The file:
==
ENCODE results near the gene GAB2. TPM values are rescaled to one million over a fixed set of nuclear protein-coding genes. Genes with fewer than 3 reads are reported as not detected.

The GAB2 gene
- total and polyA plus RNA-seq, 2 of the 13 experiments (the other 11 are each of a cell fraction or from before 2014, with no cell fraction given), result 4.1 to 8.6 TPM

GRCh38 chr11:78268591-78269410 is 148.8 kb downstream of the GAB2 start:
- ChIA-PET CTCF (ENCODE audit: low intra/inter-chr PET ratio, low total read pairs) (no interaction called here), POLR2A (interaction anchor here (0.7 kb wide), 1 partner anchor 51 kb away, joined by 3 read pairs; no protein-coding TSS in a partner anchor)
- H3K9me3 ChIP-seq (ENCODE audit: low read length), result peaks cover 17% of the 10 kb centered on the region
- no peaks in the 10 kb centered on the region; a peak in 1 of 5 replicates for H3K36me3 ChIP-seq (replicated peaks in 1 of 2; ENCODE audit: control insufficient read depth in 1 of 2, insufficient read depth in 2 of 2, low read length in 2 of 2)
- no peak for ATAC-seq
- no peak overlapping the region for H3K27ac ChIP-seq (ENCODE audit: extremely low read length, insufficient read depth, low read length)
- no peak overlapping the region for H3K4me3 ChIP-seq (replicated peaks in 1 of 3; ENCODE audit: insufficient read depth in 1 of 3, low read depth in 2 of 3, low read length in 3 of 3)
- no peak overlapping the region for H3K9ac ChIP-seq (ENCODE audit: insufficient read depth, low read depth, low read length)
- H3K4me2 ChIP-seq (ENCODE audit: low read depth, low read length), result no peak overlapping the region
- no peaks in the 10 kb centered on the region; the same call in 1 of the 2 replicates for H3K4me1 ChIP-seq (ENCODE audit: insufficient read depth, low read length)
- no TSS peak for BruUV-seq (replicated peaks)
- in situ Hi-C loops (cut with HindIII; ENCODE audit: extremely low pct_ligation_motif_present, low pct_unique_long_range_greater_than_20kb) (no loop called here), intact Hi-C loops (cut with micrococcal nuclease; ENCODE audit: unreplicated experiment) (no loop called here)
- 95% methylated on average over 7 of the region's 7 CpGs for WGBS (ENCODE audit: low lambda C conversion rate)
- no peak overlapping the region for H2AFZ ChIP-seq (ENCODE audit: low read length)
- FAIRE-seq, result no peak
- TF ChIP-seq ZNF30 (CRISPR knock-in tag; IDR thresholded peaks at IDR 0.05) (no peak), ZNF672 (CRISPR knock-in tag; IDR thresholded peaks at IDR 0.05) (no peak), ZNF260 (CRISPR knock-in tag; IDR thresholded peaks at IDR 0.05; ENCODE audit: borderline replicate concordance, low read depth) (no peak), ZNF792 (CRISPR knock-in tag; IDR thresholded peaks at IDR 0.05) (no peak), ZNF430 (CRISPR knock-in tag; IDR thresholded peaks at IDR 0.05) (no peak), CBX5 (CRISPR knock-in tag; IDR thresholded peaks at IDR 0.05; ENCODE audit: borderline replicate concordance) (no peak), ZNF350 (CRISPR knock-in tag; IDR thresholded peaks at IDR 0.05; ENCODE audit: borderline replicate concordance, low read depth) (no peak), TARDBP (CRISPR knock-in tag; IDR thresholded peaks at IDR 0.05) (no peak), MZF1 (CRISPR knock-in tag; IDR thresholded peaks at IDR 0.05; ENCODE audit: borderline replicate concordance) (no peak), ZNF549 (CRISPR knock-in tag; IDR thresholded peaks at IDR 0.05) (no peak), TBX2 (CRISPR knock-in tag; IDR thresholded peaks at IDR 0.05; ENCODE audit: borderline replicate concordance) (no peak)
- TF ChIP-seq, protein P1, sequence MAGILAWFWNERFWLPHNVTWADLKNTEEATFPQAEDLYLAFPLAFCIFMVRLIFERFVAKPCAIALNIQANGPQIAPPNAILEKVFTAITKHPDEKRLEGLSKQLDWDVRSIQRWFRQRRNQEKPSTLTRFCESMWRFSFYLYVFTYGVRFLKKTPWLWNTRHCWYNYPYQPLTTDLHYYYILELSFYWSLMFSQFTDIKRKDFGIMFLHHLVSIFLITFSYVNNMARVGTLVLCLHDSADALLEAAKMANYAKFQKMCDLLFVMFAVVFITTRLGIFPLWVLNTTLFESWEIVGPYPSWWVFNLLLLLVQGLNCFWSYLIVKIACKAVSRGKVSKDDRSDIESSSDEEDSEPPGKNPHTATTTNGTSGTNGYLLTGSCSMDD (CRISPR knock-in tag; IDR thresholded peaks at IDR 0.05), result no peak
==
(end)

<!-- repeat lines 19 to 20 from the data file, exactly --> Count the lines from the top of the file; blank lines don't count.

- TF ChIP-seq ZNF30 (CRISPR knock-in tag; IDR thresholded peaks at IDR 0.05) (no peak), ZNF672 (CRISPR knock-in tag; IDR thresholded peaks at IDR 0.05) (no peak), ZNF260 (CRISPR knock-in tag; IDR thresholded peaks at IDR 0.05; ENCODE audit: borderline replicate concordance, low read depth) (no peak), ZNF792 (CRISPR knock-in tag; IDR thresholded peaks at IDR 0.05) (no peak), ZNF430 (CRISPR knock-in tag; IDR thresholded peaks at IDR 0.05) (no peak), CBX5 (CRISPR knock-in tag; IDR thresholded peaks at IDR 0.05; ENCODE audit: borderline replicate concordance) (no peak), ZNF350 (CRISPR knock-in tag; IDR thresholded peaks at IDR 0.05; ENCODE audit: borderline replicate concordance, low read depth) (no peak), TARDBP (CRISPR knock-in tag; IDR thresholded peaks at IDR 0.05) (no peak), MZF1 (CRISPR knock-in tag; IDR thresholded peaks at IDR 0.05; ENCODE audit: borderline replicate concordance) (no peak), ZNF549 (CRISPR knock-in tag; IDR thresholded peaks at IDR 0.05) (no peak), TBX2 (CRISPR knock-in tag; IDR thresholded peaks at IDR 0.05; ENCODE audit: borderline replicate concordance) (no peak)
- TF ChIP-seq, protein P1, sequence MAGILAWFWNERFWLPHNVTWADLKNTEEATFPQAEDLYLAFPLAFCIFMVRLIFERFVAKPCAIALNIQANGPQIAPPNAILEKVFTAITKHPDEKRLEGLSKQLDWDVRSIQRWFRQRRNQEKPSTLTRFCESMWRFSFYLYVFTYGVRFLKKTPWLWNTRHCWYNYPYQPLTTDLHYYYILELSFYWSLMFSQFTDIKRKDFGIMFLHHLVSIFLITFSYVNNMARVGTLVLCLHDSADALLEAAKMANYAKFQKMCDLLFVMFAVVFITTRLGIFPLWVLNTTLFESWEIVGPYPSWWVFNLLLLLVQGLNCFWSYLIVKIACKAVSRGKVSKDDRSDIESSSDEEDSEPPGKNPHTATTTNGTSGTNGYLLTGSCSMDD (CRISPR knock-in tag; IDR thresholded peaks at IDR 0.05), result no peak